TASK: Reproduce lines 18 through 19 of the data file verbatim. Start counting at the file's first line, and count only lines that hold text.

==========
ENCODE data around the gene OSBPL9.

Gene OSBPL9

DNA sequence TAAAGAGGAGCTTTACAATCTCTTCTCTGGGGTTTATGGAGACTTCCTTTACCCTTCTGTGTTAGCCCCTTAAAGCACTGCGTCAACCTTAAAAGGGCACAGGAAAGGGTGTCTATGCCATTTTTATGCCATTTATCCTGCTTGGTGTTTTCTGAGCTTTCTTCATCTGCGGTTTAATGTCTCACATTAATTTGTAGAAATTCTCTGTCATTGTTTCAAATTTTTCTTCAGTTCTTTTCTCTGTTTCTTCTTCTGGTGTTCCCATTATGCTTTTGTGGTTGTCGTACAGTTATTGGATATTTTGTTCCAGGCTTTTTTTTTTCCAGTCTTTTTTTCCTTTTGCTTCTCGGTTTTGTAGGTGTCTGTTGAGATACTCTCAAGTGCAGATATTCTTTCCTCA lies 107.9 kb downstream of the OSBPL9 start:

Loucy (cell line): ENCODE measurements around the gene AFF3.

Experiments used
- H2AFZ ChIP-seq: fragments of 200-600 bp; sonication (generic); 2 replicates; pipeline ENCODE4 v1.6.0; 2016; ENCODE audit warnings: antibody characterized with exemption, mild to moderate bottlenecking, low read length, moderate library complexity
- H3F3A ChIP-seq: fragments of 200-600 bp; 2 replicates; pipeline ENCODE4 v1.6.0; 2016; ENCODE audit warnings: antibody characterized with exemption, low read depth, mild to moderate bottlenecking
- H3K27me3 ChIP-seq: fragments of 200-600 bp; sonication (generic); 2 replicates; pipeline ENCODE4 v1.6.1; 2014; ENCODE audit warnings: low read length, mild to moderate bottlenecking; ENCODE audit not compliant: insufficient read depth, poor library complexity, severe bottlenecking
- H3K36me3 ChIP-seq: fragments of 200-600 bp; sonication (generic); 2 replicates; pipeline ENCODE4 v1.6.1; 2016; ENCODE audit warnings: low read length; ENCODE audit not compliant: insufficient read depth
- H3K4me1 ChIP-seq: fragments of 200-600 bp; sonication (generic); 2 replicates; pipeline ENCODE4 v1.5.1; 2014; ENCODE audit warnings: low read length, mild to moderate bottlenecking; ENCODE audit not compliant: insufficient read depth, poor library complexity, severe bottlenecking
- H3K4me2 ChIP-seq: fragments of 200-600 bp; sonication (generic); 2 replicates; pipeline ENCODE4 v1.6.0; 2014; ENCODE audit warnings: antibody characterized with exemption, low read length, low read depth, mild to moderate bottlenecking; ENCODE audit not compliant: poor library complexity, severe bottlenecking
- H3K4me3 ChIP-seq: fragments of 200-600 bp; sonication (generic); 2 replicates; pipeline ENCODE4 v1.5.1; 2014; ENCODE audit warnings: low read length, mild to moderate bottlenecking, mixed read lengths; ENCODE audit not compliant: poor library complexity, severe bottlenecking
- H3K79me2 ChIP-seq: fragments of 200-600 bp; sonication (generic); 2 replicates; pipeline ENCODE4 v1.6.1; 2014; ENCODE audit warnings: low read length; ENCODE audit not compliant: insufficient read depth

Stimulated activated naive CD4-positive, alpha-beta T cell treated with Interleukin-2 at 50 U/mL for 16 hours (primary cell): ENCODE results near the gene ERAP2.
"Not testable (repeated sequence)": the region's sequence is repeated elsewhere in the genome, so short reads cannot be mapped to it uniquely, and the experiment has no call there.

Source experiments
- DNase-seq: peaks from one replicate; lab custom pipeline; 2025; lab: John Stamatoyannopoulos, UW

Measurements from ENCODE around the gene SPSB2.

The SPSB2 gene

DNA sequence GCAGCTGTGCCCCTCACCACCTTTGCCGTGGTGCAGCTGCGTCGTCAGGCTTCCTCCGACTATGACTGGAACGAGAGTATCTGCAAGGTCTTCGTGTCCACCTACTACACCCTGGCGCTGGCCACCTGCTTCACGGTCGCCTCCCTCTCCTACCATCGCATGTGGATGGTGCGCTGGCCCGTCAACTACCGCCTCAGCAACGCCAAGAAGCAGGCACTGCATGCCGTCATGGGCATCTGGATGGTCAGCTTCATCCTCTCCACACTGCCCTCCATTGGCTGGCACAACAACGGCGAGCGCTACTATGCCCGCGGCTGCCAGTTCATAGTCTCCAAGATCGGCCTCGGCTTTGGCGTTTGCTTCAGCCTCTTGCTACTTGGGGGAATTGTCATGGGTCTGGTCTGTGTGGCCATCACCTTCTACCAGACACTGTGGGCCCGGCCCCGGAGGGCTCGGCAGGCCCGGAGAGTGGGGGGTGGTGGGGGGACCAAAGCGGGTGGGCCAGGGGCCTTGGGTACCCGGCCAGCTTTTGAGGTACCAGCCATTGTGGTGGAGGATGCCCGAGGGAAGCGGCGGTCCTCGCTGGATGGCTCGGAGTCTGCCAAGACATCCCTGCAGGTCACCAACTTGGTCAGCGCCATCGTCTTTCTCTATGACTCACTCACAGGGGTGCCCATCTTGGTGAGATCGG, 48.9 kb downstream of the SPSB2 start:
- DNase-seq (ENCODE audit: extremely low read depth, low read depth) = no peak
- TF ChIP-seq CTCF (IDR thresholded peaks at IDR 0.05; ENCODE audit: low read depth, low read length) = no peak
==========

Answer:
Measurements from ENCODE around the gene SPSB2.

The SPSB2 gene